Monday, January 12, 2015

Witherwood Reform School by Obert Skye

It all began as a nasty joke on their governess.  She was a big fat unpleasant person who had no desire to be friendly or nice to her charges.  When she punished Charlotte for nothing, Tobias decides to get even.  He puts a batch of tadpoles in the gravy boat.  She's so busy eating and yelling at him that she stuffs them in her mouth...

Macmillan Children's Publishing Group and Net Galley allowed me to read this book for review (thank you).  It will be published March 3rd, so make a note to pick it up then.

This is creepy tale all the way around.  The governess quits, their father gets mad at and them and takes them out to the country.  He deserts them in front of a reform school, essentially washing his hands of them.  His wife has died and he doesn't know how to raise children, work and keep his sanity.  Of course, as soon as he gets home, he regrets his action and goes back after them.  In his speed to return, he has an accident.  When he awakens, he doesn't know who he is or how he got to the hospital or that he has children.

In the meantime, the two children have managed to get up to the school and out of the rain.  What they don't realize is that people within are not their friends either.  It's almost a case of out the frying pan into the fire.  Things were bad at home.  But things are worse here.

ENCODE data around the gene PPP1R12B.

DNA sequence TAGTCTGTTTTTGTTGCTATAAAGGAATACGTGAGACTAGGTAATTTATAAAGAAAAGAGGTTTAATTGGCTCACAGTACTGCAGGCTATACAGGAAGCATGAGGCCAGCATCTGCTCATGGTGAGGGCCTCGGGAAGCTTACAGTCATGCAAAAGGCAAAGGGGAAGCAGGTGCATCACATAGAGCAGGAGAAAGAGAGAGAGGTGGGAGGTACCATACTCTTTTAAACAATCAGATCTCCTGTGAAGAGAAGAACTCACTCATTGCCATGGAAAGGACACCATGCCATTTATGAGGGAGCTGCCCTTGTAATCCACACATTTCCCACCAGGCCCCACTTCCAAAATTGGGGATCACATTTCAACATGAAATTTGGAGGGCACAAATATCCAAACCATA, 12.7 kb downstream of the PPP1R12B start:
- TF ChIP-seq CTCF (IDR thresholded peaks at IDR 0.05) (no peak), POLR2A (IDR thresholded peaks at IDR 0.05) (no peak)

It's an odd school with strange instructors and brainwashed student.  Big creatures they've never seen before prowl the grounds at night.  And if you persist in trying to escape, you get to have your brain erased, too.  Sounds like a great place, right?

It's an interesting tale but it doesn't give you much closure.  When you reach the end of the book, you feel like you should put it down and pick up the next installment in the tale.  I found this disconcerting and a bit disappointing.  I have no problem with further adventures but this was more like an unfinished story.  It's all a matter of style and what you like to read.  This left me wanting but young ones may find it tantalizing and exciting to wait for the next book.

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